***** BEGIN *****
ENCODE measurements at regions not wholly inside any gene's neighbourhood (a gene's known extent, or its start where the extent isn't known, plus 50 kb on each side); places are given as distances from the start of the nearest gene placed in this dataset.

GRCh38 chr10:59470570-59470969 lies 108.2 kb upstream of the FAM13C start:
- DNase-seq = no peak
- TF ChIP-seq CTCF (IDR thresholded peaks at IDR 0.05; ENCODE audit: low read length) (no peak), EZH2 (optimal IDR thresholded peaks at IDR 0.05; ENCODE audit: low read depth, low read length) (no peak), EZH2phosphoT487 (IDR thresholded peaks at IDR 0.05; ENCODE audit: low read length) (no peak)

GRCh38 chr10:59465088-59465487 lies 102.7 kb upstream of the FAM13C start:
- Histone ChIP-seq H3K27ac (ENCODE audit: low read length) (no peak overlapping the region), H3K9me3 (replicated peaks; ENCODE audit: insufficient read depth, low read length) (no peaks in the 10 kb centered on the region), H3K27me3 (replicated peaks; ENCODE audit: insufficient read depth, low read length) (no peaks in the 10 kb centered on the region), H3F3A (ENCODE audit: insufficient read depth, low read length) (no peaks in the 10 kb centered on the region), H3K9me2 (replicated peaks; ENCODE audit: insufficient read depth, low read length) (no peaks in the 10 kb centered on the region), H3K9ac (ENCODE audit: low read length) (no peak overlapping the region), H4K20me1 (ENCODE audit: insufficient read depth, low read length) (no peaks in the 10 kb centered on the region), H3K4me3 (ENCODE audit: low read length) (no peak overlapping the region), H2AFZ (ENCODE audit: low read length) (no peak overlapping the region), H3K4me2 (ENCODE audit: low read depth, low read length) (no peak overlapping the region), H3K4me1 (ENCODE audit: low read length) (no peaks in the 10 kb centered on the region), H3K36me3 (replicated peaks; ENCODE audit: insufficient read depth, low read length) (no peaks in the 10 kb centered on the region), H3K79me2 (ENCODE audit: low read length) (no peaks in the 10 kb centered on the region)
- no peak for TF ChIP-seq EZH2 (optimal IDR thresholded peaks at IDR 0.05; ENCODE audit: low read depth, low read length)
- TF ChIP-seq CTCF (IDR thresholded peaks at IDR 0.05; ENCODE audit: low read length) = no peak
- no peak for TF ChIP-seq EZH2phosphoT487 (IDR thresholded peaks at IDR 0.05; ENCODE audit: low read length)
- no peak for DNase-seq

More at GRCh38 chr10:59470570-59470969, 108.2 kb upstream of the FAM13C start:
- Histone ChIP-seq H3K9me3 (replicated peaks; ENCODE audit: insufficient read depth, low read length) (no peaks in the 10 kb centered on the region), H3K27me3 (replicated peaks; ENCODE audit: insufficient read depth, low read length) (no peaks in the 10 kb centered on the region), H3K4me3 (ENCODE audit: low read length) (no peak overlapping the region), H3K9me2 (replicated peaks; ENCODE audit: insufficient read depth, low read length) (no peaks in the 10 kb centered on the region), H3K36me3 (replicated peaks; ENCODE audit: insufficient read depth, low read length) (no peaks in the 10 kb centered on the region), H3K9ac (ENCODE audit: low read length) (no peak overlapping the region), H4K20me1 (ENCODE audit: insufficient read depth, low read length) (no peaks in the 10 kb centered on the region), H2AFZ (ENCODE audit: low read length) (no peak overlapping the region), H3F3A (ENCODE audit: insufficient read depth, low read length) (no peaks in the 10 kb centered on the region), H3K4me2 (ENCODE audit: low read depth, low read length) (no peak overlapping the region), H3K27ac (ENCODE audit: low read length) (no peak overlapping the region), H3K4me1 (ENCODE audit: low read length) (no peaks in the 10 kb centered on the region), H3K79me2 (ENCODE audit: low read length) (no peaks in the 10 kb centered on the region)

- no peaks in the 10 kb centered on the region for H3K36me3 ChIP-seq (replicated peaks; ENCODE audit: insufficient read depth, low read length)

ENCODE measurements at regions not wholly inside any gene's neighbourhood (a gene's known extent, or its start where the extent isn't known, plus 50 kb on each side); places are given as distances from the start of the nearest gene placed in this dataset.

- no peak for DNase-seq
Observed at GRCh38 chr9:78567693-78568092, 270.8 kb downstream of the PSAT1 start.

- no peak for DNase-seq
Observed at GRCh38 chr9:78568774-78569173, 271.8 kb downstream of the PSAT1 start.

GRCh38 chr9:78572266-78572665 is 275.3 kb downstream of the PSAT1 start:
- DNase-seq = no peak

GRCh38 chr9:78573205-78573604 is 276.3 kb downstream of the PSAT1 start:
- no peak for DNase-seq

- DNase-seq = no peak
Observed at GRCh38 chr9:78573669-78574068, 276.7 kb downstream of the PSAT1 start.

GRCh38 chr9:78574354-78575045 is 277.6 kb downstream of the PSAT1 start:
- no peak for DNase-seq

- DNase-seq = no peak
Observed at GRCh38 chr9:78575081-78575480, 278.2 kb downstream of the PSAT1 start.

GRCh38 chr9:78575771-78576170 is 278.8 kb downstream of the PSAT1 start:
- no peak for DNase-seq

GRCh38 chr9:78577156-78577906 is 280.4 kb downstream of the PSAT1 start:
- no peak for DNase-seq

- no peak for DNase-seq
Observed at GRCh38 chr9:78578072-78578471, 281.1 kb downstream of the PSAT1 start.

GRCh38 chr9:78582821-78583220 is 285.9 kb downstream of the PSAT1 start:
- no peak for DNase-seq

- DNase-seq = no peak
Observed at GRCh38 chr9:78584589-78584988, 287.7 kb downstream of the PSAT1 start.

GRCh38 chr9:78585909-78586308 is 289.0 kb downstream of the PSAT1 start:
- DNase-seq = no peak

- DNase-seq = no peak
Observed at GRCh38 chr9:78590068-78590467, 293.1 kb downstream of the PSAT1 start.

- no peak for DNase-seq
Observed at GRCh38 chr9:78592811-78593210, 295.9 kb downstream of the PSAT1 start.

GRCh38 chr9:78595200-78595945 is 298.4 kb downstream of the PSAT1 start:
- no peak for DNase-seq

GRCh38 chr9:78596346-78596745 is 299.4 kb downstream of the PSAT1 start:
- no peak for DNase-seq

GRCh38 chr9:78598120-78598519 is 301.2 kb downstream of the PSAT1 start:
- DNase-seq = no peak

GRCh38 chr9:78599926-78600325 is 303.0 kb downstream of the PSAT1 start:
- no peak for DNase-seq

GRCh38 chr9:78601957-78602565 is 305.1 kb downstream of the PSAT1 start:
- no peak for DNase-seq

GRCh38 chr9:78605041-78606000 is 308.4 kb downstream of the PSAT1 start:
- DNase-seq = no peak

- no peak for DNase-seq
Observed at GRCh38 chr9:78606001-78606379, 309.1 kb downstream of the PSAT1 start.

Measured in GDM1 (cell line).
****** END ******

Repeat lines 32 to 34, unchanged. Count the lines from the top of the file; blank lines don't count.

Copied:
- no peak for DNase-seq

- no peak for DNase-seq
Observed at GRCh38 chr9:78578072-78578471, 281.1 kb downstream of the PSAT1 start.